The MY97 version gave me my second drive in a WRX. This one was far more impressive, largely because of improved aesthetics.  There was a new, squarer bonnet with larger extraction vents and a crisper grille. The so-called Extreme Sports Seats were tastefully trimmed in a high-grade cloth – very dark blue with red highlights. These proved less comfortable on a long drive than around a circuit, but they looked great. So did the new white-faced instruments set into a redesigned dashboard. In summary, the interior no longer felt low-rent. Prodrive Blue became a fixture on the colour chart.

A new mauve-blue colour called Reddish Blue proved popular.

I remember settling into this car for a drive on a road loop in the vicinity of Phillip Island where the track testing would be done by Cameron McConville. It was immediate love. I described the colour as Heart Attack Red and it was such a feeling to look down the bitumen with that huge bonnet scoop in the foreground. That was when I knew I would have to buy one for myself. It took almost three years.

Precisely because of the WRX’s popularity with thieves, Subaru Australia began to fit an infuriating immobiliser which required the keying in of a number every time you wanted to start the engine. Of course, notwithstanding this precaution, cars still got stolen but culprits generally needed a truck for removal of this hot automotive property!

But the most important change for the 1997 Rex was beneath the bonnet. A smaller turbocharger which spooled up more quickly meant peak power came in earlier and maximum torque very much earlier. While the early models had been hard to get off the line smoothly and quickly without torturing the drivetrain, the MY97 car was much more user-friendly. Any early WRX was quicker than V8 Falcons, Commodores or even HSVs through the standing 400 metres, but the uninitiated driver taking off at a green traffic light might have found this difficult to believe: the Subaru’s high performance was more difficult to access than a Falcon XR8’s.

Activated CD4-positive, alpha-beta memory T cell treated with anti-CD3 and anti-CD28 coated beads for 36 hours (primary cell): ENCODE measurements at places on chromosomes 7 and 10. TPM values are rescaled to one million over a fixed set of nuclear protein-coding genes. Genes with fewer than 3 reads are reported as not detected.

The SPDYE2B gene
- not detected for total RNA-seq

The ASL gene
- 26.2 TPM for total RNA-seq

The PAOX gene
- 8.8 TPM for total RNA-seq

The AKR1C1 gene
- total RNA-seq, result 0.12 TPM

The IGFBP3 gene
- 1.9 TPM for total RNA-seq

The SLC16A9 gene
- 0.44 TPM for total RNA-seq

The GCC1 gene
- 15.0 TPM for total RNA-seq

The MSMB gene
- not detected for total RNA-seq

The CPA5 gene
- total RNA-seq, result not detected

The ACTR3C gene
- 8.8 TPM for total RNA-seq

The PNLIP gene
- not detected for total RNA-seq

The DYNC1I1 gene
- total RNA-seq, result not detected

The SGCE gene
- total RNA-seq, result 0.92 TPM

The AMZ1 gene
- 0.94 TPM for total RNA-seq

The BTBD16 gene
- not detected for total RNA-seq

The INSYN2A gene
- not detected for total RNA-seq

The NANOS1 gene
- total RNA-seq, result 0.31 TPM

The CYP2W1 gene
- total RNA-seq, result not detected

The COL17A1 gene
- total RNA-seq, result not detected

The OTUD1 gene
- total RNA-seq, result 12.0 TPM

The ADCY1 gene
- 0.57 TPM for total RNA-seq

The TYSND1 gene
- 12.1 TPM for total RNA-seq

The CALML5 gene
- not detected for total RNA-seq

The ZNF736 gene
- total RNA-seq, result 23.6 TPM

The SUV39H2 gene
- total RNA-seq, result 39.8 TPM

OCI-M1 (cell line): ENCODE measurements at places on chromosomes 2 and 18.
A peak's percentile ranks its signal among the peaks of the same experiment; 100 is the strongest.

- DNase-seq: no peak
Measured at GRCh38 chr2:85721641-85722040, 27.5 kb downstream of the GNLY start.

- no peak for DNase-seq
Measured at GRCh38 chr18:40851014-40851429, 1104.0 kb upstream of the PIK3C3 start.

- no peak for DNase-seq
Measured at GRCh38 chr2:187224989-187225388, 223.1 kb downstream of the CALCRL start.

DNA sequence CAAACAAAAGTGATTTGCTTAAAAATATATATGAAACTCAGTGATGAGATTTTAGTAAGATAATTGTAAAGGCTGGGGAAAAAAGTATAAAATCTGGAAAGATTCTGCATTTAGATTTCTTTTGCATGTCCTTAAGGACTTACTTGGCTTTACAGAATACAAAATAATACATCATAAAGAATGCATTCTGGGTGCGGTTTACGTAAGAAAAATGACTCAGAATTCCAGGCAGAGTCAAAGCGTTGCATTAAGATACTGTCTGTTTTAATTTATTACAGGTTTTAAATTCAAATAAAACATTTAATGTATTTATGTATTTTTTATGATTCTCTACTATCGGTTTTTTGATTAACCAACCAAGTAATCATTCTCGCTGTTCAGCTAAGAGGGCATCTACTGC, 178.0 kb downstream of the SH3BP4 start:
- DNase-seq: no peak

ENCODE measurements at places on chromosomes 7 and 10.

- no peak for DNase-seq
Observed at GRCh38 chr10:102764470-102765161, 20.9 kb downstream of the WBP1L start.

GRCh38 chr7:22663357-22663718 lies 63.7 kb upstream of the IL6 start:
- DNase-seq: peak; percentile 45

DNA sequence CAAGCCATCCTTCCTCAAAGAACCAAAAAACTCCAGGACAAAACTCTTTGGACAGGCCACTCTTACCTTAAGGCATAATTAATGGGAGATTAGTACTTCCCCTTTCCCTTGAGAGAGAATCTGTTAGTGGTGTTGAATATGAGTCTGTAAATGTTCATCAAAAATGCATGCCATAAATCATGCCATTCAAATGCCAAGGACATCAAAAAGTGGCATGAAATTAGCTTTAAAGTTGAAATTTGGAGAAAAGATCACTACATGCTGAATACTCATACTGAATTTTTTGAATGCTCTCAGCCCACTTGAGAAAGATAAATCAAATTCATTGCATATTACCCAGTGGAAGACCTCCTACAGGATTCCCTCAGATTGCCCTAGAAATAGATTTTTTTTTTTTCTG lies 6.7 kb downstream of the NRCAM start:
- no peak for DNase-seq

So, the MY97 cars were much more driveable. On previous models the peak power of 155kW came in at 6000rpm. The same power was still available but it now arrived at 5600. Torque was increased by 20Nm but this peak hit at 4000rpm rather than 4800 (by which time the aforementioned uninitiated driver had already changed up to the next gear!). A new, larger intercooler and revised wastegate completed the underbonnet upgrade.

For the first time the WRX was offered with (four-speed) automatic transmission to further broaden its appeal, although not for true enthusiasts. And no fewer than three Special Editions were offered during the MY97’s model life. A total of 1446 MY97 cars were sold in Australia, including 367 Special Editions.

Two-door STI in Prodrive Blue was maybe the standout new car of 1998.

In 1998 and keen to make John Crennan’s life unhappier came the two-door STI variant with its claimed 206kW of power at 6500rpm. At modest speeds, the STI felt little quicker than the torquey standard car, but give that tachometer needle a big swing and you could understand Subaru’s claimed zero to 100 time of 4.9 seconds. The WRX took 6.3. To put both figures in perspective, consider that the 1992-95 BMW E36 M3 took 6.0. All WRXs had a forged crankshaft; the STI also scored forged pistons. It was imperative to run this engine on 98-RON fuel or risk destroying it in a moment’s careless joy.